What a Difference a Year Makes: Masa Israel Journey is Changing the Way Young Jews View Israel

What a Difference a Year Makes: Masa Israel Journey is Changing the Way Young Jews View Israel

What a Difference a Year Makes: Masa Israel Journey is Changing the Way Young Jews View Israel

January 1, 2012

Masa helps students strengthen their Jewish identity and develop a lifelong love of Israel.
While a good percentage of Orthodox high school graduates flock to the Holy Land each fall, there are tens of thousands more who don’t even care to go.
Masa Israel Journey is helping to change that.
“I didn’t see much value in spending a year in Israel,” says Sarah Alt, eighteen, who attended public high school in Buffalo, New York. “I figured it was just a year to hang out.” She planned instead to study music at Buffalo State University. Alt was involved with NCSY, the Orthodox Union’s phenomenally successful youth movement. NCSY advisors in her region convinced her that the year in Israel was something definitely worth her time.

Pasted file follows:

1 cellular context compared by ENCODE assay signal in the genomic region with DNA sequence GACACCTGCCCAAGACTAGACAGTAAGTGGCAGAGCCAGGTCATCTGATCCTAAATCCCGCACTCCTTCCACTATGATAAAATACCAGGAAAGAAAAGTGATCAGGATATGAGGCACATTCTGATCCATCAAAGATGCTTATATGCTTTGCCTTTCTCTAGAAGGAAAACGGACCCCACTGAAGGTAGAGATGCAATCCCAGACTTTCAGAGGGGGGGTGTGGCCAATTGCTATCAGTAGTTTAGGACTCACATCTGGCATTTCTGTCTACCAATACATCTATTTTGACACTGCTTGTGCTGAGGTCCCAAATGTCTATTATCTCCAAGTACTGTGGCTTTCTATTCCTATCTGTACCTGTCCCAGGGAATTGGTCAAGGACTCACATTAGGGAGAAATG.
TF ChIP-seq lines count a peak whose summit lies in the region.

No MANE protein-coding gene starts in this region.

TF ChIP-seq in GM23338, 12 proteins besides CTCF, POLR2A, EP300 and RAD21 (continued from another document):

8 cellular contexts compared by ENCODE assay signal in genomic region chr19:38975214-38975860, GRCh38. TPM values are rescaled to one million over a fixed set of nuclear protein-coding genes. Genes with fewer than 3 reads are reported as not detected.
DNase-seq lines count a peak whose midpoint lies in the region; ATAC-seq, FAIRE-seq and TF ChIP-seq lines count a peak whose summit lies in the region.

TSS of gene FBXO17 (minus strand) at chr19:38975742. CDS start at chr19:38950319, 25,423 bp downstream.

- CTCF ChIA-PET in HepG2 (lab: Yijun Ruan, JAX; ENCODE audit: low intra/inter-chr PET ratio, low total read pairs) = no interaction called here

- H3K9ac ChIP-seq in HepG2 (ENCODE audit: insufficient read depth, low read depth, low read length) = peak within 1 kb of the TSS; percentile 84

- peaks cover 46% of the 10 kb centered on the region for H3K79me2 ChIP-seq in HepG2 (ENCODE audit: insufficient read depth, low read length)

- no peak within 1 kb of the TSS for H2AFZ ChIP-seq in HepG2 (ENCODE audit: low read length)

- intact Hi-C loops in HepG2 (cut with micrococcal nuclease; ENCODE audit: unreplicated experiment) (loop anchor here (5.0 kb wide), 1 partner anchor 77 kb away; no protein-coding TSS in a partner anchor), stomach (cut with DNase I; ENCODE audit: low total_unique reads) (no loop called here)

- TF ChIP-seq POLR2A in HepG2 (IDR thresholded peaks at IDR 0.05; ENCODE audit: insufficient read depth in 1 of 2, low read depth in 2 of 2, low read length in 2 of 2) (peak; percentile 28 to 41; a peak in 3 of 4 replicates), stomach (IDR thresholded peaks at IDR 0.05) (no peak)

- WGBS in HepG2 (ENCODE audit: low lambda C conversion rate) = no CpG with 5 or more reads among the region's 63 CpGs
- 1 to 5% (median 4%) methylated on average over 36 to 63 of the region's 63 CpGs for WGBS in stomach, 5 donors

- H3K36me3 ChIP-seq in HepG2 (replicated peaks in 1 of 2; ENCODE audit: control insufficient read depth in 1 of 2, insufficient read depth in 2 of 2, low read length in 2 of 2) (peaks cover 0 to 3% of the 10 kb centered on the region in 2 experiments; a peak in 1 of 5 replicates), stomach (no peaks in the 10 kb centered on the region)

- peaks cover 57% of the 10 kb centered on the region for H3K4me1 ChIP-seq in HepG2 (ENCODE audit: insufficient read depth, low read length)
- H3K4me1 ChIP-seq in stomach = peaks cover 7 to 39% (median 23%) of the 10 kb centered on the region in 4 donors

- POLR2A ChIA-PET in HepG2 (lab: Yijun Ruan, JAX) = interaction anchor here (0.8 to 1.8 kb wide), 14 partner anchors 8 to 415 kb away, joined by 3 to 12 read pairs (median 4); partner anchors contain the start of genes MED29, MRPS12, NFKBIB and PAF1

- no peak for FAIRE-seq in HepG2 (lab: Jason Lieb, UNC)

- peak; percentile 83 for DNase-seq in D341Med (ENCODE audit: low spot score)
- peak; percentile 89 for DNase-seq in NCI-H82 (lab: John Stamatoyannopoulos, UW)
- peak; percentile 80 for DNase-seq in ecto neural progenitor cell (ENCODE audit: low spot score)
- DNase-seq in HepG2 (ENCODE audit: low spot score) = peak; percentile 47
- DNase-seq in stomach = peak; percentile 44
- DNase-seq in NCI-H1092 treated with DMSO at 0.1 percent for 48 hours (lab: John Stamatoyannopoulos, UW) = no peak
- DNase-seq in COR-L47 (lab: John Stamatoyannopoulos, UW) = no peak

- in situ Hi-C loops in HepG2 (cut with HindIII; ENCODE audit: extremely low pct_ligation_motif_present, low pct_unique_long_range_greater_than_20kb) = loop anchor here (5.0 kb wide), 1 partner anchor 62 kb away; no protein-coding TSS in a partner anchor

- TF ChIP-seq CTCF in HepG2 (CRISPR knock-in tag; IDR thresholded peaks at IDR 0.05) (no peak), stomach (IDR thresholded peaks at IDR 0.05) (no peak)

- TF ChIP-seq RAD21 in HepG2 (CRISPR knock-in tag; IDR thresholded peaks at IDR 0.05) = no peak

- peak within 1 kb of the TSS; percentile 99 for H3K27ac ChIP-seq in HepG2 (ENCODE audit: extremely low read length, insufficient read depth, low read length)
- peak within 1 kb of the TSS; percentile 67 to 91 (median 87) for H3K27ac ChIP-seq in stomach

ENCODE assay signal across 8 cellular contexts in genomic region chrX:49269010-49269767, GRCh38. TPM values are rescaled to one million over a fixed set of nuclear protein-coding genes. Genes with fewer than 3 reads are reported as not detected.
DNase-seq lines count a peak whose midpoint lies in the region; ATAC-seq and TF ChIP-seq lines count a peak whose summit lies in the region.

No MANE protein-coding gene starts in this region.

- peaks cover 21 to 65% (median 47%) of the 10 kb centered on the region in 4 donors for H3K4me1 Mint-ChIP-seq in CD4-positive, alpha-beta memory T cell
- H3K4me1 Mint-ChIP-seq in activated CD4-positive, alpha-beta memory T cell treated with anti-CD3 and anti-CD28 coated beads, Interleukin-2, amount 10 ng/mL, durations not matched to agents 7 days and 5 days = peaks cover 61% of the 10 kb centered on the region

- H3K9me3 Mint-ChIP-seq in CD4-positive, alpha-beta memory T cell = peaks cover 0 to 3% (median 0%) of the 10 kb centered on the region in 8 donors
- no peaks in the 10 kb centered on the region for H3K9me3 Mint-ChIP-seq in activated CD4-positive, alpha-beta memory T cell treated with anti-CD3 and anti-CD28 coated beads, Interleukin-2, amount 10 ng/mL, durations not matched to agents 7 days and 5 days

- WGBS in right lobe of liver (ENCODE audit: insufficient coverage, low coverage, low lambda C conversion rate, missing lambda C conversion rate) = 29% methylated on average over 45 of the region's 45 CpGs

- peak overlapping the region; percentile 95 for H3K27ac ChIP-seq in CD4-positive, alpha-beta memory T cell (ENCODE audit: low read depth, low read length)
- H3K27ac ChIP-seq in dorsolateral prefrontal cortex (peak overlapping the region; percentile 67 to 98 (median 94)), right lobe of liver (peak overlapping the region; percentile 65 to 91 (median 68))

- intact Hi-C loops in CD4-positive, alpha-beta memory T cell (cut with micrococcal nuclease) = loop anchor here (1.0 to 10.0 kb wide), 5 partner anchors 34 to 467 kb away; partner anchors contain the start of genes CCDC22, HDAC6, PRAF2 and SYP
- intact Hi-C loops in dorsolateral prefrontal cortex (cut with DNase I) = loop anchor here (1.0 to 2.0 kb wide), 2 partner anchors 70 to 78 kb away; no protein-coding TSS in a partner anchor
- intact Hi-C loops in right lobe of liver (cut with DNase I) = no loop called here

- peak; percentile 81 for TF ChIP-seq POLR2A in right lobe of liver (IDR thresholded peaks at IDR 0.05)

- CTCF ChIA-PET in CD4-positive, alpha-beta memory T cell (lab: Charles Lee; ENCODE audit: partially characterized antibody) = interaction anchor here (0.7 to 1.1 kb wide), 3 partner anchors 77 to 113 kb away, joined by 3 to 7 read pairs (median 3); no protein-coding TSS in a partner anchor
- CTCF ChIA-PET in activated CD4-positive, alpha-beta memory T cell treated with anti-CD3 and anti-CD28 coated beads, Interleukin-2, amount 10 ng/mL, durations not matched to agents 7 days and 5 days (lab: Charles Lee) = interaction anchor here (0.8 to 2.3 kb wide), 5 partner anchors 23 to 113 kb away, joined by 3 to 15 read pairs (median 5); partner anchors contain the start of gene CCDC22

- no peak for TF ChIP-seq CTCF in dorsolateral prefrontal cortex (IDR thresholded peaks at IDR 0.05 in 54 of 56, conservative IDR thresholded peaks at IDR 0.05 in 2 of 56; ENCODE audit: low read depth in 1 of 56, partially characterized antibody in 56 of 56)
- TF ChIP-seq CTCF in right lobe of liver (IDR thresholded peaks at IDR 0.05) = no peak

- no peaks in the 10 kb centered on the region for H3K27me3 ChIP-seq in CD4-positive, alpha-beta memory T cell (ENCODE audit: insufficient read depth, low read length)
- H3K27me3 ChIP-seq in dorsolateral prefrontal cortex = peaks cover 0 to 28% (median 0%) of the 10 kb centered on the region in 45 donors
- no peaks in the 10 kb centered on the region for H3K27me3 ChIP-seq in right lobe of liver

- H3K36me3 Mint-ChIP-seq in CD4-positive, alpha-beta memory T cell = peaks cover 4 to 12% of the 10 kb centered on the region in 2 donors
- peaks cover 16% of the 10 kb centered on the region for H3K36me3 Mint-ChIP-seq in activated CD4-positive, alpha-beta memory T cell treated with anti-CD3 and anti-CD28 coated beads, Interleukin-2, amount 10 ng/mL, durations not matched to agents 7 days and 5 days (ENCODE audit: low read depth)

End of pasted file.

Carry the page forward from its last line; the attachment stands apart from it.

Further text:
Although still wary, she went, thanks to the support she received from Masa Israel Journey. “I was so nervous getting on the plane,” she says. “I was like—what am I doing? I don’t like learning!” After her year at Machon Maayan, she changed her tune. “I just loved seeing the country,” she says. “I gained a great love for learning, for Israel, for my fellow Jew, and for what it means to be a Jew.”

Yeshivat Aderes HaTorah


Program Description

Yeshiva Aderes Hatorah was founded by Rabbi Senter on the belief that every student with a desire to excel in his learning deserves the attention and support needed to truly do so.